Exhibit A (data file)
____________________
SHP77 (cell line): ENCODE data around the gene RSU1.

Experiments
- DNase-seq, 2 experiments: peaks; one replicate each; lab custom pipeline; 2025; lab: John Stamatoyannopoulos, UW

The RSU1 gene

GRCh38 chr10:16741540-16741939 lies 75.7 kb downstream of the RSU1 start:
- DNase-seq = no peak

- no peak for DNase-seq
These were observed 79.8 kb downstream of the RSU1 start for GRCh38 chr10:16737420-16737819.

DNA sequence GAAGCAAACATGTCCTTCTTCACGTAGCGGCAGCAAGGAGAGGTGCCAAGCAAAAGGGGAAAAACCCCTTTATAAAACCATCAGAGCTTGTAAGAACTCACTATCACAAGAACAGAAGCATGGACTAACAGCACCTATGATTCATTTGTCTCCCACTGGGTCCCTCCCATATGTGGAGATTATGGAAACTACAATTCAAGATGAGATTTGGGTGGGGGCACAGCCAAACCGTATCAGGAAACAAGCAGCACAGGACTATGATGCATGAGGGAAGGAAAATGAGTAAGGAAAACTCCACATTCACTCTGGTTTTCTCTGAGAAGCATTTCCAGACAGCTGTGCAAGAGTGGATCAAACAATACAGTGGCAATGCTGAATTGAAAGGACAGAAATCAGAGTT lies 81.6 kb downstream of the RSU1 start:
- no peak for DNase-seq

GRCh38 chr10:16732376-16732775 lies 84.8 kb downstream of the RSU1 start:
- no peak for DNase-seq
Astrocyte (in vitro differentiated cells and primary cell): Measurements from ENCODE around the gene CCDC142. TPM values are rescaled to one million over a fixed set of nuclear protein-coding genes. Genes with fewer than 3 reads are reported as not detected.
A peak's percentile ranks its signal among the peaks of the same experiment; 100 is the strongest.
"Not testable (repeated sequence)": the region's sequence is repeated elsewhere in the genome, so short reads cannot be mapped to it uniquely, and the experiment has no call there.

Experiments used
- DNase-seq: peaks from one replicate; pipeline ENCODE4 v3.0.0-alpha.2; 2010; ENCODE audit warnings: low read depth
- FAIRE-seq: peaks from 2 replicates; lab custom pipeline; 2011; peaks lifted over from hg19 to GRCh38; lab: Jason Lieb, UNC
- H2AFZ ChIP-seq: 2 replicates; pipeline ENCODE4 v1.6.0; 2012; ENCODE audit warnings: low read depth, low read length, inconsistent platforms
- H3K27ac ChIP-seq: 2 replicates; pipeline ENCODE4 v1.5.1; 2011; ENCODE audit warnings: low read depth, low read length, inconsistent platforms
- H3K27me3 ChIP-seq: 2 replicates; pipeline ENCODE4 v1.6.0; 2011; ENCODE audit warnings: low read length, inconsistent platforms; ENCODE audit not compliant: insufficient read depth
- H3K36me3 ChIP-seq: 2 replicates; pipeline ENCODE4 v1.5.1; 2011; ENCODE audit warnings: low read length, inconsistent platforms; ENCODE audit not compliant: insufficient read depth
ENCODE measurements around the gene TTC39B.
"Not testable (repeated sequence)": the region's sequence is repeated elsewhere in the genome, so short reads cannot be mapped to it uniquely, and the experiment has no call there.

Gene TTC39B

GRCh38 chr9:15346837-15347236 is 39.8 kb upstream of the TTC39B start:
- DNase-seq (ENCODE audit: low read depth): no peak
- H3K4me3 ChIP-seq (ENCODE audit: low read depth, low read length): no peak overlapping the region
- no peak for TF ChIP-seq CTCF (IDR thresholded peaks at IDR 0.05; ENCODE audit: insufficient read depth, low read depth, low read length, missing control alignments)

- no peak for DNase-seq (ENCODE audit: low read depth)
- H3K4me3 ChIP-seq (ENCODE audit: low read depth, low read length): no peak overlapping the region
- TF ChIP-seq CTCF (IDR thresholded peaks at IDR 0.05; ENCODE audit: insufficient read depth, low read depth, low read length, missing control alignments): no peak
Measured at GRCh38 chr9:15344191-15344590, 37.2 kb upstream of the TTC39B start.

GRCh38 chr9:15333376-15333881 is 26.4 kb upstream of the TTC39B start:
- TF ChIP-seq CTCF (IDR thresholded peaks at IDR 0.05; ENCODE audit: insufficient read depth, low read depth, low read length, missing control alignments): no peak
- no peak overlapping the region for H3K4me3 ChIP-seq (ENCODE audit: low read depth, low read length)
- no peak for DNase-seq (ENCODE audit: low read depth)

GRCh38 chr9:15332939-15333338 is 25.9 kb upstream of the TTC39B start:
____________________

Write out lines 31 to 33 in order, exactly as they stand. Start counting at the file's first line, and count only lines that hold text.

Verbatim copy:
- H3K4me3 ChIP-seq (ENCODE audit: low read depth, low read length): no peak overlapping the region
- TF ChIP-seq CTCF (IDR thresholded peaks at IDR 0.05; ENCODE audit: insufficient read depth, low read depth, low read length, missing control alignments): no peak
Measured at GRCh38 chr9:15344191-15344590, 37.2 kb upstream of the TTC39B start.